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The Nobel Prize in Physiology or Medicine 2014

2014 The Nobel Committee for Physiology or Medicine


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Illustration and layout: Mattias Karln
John OKeefe discovered, in 1971, that certain nerve cells
in the brain were activated when a rat assumed a particular
place in the environment. Other nerve cells were activated at
other places. He proposed that these place cells build up
an inner map of the environment. Place cells are located in a
part of the brain called the hippocampus.
Grid cells, together with other cells in the entorhinal cortex that recognize the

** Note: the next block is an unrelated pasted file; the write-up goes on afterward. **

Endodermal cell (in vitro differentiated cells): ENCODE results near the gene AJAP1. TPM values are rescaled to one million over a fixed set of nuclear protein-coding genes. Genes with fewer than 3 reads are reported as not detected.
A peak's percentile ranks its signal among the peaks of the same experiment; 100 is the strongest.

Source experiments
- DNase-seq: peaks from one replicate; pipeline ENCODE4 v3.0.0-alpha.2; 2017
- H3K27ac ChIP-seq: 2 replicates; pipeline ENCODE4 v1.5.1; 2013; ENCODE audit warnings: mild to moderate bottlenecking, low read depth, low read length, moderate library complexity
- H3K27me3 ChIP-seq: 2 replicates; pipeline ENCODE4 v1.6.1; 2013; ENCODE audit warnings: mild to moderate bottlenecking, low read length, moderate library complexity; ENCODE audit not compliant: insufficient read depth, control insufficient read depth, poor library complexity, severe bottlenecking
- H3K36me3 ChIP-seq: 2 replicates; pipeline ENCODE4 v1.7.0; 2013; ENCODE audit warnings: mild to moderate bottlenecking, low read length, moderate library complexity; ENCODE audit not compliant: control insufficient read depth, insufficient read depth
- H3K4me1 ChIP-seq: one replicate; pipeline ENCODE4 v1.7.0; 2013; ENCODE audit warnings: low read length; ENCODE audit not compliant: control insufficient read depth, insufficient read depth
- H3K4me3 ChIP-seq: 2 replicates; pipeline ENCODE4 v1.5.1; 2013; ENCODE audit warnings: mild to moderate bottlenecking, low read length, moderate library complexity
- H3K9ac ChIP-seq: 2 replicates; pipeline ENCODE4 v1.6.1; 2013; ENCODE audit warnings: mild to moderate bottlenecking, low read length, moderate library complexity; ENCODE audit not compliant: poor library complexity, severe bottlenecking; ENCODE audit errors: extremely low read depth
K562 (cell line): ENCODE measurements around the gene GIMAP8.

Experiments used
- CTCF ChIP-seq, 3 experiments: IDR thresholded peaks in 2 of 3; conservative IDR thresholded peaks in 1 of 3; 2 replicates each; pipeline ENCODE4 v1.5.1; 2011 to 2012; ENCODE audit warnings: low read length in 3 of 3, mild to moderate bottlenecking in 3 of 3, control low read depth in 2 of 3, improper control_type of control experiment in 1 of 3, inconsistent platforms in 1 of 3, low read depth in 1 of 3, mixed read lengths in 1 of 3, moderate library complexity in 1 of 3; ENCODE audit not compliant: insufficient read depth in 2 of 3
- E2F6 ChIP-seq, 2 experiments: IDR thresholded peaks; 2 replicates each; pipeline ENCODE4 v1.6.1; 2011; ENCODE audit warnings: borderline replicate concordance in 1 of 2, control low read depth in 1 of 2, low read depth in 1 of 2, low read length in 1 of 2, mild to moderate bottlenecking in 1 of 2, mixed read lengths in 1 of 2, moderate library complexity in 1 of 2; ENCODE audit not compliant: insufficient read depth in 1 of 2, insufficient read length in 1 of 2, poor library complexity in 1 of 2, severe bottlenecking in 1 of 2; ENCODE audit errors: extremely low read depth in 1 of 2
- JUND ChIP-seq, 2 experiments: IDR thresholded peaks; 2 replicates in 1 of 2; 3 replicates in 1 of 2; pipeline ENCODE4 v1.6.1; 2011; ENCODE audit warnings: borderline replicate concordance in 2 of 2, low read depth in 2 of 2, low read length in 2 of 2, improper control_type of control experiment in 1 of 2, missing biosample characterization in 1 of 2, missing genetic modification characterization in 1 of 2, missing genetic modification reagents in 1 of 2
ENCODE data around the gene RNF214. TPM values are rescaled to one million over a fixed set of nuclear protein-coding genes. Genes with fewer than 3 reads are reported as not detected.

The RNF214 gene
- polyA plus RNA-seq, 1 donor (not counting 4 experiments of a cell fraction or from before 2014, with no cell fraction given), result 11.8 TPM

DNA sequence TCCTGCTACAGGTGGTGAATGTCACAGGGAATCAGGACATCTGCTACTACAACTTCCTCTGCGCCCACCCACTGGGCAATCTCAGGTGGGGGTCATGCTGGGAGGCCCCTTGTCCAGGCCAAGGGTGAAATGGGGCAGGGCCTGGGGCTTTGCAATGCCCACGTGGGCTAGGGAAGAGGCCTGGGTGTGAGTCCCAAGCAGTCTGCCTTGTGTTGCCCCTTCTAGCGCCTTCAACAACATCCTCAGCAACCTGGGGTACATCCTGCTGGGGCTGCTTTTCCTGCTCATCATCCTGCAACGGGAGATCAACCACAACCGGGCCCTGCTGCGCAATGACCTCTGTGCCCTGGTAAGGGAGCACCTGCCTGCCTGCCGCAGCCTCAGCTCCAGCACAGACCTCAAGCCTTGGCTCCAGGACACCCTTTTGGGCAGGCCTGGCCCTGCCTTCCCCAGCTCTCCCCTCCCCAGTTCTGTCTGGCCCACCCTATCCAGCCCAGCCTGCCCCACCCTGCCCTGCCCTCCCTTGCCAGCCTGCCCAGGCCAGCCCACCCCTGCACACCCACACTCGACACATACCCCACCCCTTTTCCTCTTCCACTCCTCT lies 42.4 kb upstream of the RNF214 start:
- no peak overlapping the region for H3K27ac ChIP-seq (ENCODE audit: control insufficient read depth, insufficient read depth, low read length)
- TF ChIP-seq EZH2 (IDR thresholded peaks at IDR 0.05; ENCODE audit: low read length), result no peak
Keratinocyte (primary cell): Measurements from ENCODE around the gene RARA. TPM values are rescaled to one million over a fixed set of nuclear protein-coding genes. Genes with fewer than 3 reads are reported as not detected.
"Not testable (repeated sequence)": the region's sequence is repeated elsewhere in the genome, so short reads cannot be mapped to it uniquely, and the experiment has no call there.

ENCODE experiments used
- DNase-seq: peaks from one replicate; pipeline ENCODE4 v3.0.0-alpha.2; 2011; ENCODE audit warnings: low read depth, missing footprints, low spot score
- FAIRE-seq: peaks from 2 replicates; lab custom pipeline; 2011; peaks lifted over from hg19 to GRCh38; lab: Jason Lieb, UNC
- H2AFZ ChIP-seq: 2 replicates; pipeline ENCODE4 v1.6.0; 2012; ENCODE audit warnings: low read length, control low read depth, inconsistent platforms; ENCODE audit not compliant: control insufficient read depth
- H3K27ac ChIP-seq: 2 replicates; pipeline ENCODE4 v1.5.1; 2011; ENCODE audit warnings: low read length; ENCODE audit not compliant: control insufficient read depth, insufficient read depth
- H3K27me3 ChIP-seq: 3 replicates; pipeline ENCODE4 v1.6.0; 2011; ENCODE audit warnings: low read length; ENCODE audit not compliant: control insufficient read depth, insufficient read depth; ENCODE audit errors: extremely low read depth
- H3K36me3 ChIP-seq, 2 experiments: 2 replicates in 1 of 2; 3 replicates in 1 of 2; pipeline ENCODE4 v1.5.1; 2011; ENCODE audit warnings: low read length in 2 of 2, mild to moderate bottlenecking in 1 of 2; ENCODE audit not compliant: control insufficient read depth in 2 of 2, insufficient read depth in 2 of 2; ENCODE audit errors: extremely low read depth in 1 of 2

direction of the head of the animal and the border of the room, form networks with
the place cells in the hippocampus. This circuitry constitutes a comprehensive
positioning system, an inner GPS, in the brain. The positioning system in the
human brain appears to have similar components as those of the rat brain.
May-Britt och Edvard I. Moser discovered in 2005 that other nerve cells in
a nearby part of the brain, the entorhinal cortex, were activated when the rat
passed certain locations. Together, these locations formed a hexagonal grid,
each grid cell reacting in a unique spatial pattern. Collectively, these grid cells
form a coordinate system that allows for spatial navigation.
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